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Car bomb in Kufa kills 53, injures 105

A suicide car bomber detonated explosives in a crowd of laborers gathered across the street from a major Shiite shrine in southern Iraq Tuesday, killing at least 53 people and wounding 105, officials and witnesses said as the United Nations reported that nearly 6,000 civilians were killed in Iraq in May and June alone.
An Iraqi man mourns over the body of a relative killed in a car bomb attack, on Tuesday, in the Shiite holy city of Kufa.
An Iraqi man mourns over the body of a relative killed in a car bomb attack, on Tuesday, in the Shiite holy city of Kufa.Alaa Al-marjani / AP
/ Source: The Associated Press

A suicide car bomber struck amid a crowd of laborers across from a major Shiite shrine in southern Iraq on Tuesday, killing at least 53 people and wounding 105, officials and witnesses said as the United Nations reported that nearly 6,000 civilians were killed in Iraq in May and June alone.

In this town 100 miles south of Baghdad, the suicide attacker drove a minivan to a site where Shiite laborers gather to look for employment. He offered work, loaded the minivan with those who accepted and then detonated the vehicle, Najaf Gov. Asaad Abu Kalal told a Shiite television station.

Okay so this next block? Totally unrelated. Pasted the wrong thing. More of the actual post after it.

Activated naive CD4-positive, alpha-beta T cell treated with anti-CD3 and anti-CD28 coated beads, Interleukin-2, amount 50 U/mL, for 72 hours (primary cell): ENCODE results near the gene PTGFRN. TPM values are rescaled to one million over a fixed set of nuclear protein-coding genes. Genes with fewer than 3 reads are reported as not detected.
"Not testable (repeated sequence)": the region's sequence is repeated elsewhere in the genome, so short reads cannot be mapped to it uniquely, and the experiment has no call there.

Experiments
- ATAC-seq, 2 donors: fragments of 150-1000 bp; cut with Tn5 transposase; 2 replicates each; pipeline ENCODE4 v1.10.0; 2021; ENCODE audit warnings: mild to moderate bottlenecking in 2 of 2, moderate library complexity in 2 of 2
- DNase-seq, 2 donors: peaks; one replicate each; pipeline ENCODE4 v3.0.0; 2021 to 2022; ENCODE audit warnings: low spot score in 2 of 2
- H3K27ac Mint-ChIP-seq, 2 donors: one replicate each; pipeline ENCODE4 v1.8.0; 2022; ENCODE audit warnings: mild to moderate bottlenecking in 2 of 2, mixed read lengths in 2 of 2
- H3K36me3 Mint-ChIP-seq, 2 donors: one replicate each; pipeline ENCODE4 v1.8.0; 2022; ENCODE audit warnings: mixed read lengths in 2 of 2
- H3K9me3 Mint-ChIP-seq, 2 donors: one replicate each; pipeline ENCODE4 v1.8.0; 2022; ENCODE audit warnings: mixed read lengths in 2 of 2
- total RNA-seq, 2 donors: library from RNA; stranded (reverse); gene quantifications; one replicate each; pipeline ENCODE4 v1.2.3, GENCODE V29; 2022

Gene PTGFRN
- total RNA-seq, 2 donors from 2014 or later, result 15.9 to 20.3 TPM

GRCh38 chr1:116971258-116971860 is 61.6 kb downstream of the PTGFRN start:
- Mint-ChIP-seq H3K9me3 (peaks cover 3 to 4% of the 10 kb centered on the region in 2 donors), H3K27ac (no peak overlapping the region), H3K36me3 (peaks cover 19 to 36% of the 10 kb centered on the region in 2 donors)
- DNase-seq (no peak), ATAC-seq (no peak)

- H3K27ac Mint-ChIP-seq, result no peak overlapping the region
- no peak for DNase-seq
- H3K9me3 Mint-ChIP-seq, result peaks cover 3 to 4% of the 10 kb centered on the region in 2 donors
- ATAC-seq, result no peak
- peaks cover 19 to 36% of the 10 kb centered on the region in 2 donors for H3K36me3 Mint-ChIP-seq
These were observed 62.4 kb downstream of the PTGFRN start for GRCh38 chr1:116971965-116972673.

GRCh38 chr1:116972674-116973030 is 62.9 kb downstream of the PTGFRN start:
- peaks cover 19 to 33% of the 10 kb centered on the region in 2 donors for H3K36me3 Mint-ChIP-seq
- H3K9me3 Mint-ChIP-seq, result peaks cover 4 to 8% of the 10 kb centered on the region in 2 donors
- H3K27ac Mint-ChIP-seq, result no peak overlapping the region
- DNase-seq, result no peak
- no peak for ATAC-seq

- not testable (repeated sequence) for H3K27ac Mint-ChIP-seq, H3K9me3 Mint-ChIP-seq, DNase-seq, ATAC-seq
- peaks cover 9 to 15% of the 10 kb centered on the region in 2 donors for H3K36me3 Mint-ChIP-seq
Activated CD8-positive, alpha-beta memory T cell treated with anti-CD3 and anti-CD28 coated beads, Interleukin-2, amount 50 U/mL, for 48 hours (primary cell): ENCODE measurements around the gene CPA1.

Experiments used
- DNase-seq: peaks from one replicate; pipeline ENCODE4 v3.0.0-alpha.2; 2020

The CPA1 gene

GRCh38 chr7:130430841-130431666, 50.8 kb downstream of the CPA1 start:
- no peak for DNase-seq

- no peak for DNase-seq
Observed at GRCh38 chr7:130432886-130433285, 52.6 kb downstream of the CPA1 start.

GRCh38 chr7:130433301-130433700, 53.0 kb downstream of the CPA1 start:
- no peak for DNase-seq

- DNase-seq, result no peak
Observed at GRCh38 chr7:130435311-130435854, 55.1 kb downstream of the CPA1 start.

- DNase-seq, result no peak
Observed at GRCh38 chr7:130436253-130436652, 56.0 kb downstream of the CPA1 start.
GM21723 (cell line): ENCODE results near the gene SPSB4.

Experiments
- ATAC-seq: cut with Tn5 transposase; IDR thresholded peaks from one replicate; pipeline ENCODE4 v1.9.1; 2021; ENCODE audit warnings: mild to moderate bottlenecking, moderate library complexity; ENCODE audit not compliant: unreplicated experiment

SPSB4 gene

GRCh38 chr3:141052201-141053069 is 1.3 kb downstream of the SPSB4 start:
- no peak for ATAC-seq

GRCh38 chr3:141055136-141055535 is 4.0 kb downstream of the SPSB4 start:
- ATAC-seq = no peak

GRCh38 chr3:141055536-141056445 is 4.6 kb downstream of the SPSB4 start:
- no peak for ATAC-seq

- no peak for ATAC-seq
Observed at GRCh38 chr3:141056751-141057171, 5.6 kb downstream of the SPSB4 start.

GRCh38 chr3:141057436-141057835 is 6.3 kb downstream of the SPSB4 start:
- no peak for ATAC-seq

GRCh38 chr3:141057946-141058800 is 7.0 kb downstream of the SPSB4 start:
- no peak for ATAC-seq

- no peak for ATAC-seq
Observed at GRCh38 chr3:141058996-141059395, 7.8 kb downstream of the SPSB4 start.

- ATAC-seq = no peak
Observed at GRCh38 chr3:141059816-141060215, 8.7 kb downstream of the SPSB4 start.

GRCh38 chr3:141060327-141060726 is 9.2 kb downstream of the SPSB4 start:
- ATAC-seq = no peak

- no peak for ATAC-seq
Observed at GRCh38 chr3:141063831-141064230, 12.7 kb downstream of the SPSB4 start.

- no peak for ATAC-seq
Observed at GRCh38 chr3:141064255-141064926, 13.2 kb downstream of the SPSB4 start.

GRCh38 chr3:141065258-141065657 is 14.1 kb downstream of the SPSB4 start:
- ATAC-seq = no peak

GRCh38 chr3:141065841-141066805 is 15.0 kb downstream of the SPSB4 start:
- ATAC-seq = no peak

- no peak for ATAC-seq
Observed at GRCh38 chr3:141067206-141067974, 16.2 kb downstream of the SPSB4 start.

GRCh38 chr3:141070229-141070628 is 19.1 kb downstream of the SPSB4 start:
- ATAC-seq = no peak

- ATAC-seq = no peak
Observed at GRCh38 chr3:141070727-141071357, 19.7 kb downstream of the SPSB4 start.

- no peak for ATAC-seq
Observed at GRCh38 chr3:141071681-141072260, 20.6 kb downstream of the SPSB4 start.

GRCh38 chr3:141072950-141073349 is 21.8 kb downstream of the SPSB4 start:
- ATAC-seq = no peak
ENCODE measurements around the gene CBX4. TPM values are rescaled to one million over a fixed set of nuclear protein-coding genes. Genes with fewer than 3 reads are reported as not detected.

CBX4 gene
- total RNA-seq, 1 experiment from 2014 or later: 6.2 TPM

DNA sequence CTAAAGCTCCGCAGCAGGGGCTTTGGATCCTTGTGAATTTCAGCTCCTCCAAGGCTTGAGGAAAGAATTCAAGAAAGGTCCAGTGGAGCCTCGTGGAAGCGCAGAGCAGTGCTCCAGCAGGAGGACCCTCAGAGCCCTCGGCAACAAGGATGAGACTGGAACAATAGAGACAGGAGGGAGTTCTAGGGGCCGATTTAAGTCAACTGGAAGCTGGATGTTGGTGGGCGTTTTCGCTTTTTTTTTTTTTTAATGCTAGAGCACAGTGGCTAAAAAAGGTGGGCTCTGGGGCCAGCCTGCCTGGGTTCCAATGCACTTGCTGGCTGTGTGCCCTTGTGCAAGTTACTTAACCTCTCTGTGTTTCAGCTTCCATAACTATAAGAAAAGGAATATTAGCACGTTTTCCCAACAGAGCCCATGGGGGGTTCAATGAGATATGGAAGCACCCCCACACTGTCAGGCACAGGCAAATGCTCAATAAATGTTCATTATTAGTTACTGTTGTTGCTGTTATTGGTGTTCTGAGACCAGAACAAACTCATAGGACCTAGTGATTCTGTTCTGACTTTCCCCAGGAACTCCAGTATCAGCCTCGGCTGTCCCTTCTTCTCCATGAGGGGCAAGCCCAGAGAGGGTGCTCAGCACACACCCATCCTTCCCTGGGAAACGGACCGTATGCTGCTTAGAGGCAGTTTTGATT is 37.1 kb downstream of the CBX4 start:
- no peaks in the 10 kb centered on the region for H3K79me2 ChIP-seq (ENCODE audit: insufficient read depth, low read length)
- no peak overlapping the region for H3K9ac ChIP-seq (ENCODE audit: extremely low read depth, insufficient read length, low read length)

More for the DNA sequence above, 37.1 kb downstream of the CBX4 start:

The blast occurred about 7:30 a.m. across the street from Kufa’s gold-domed mosque, police Capt. Nafie Mohammed said. The shrine, located in a congested area of the city, marks the place where Imam Ali, cousin and son-in-law of the Prophet Muhammad, was mortally wounded.

Senior provincial health official Dr. Muthir al-Ithari said the casualty figure was from reports sent by hospitals in Kufa and nearby Najaf.

Prime Minister Nouri al-Maliki, a Shiite, condemned the attack and promised to track down and punish those who planned it.

Kufa is a stronghold of radical anti-American cleric Muqtada al-Sadr, whose movement controls the mosque. It appeared the blast was aimed at undermining al-Sadr’s position in Iraq’s sectarian struggle, much of which has been blamed on al-Sadr’s Mahdi Army militia.

Violence in Kufa followed Monday's attack in a market in Mahmoudiya, 75 miles north. Gunmen Monday killed at least 50 people, mostly Shiites, in an apparent attack on mourners at a funeral for one of al-Sadr’s militiamen.

Fears of civil war
Late Monday, police said they found 12 bodies in different parts of town — possible victims of reprisal killings.

Many Iraqis fear the retaliatory killings are the prelude to civil war. The campaign of intimidation and attacks is slowly transforming Baghdad into sectarian zones under the tacit control of armed groups that protect members of their sect.

The country’s largest Sunni Arab party called Tuesday for a conference of all religious and political leaders to end sectarian killing and save the country from sliding into civil war.

“There is a horrible escalation of violence and reaction to violence in Iraq,” the party said. “The Iraqi Islamic Party denounces the massacres that took place in Mahmoudiya and in Kufa and appeals to Iraqis to come to their senses instead of slipping into the abyss.”

The U.S. command said three American soldiers were killed in separate attacks on Monday — two in the Baghdad area and one in Anbar province west of the capital. At least 2,554 members of the U.S. military have died since the beginning of the Iraq war in March 2003, according to an Associated Press count.